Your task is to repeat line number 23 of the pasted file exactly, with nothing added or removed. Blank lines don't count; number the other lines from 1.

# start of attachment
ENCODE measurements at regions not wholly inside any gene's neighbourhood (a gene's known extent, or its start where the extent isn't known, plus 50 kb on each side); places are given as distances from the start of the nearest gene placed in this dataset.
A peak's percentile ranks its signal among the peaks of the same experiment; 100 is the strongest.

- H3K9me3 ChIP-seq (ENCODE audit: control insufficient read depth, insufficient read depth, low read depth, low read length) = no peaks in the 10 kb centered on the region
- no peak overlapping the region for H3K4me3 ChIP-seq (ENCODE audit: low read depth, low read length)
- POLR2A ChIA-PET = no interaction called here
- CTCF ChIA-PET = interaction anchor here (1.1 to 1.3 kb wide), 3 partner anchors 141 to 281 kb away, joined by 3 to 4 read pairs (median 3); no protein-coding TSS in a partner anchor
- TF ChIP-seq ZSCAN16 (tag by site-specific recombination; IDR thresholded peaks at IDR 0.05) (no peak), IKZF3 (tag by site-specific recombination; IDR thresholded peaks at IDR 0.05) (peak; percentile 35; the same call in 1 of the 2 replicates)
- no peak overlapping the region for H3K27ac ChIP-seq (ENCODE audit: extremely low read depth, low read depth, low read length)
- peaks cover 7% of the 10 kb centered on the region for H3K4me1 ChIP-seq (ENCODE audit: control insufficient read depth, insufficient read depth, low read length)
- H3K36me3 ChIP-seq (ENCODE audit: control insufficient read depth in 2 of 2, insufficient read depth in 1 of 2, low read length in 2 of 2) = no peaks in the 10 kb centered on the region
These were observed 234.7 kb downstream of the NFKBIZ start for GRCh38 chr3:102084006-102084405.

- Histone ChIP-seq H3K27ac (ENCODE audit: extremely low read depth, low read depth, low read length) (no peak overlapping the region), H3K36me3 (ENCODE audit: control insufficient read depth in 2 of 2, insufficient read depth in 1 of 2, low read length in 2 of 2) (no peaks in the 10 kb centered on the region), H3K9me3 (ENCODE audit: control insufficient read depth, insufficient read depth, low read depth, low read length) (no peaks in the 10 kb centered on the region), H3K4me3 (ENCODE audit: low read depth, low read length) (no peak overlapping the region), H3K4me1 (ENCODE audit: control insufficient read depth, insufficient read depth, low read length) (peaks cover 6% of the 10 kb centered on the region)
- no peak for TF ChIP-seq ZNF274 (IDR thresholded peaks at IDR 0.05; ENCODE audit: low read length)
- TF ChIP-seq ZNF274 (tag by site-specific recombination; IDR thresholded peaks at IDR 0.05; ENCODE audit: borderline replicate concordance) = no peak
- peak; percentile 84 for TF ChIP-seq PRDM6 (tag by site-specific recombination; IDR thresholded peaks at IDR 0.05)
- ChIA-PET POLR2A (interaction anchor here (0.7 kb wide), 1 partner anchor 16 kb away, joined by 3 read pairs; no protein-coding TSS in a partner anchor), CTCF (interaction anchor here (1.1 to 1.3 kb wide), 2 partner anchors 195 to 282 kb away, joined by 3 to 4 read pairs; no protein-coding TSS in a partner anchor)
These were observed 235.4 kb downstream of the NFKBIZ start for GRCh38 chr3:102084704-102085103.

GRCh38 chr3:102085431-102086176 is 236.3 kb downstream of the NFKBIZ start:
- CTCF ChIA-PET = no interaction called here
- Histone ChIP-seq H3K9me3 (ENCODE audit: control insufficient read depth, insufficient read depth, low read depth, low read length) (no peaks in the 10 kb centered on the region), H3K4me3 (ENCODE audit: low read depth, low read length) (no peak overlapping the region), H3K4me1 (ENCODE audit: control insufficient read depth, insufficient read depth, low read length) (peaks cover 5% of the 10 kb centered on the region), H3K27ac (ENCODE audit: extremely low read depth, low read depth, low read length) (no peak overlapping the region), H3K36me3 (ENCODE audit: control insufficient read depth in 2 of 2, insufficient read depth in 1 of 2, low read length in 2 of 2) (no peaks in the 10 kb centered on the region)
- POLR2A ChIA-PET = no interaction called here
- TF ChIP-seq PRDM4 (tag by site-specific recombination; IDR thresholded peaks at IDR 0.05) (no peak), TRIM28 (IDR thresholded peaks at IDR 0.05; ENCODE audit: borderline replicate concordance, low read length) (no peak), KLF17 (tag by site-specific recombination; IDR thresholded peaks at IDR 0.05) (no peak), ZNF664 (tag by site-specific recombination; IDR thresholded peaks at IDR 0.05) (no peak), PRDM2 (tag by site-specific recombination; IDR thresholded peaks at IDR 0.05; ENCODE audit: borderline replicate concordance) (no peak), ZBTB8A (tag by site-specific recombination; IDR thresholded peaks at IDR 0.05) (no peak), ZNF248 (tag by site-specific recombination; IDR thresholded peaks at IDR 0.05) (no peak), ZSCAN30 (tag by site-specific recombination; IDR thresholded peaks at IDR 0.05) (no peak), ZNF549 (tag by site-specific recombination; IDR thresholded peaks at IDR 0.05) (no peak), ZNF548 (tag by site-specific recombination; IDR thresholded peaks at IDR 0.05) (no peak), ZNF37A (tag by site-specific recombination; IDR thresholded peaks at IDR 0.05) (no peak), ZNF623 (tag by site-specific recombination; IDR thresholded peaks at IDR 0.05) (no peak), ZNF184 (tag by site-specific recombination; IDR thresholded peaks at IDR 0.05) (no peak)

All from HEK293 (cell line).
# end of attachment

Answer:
All from HEK293 (cell line).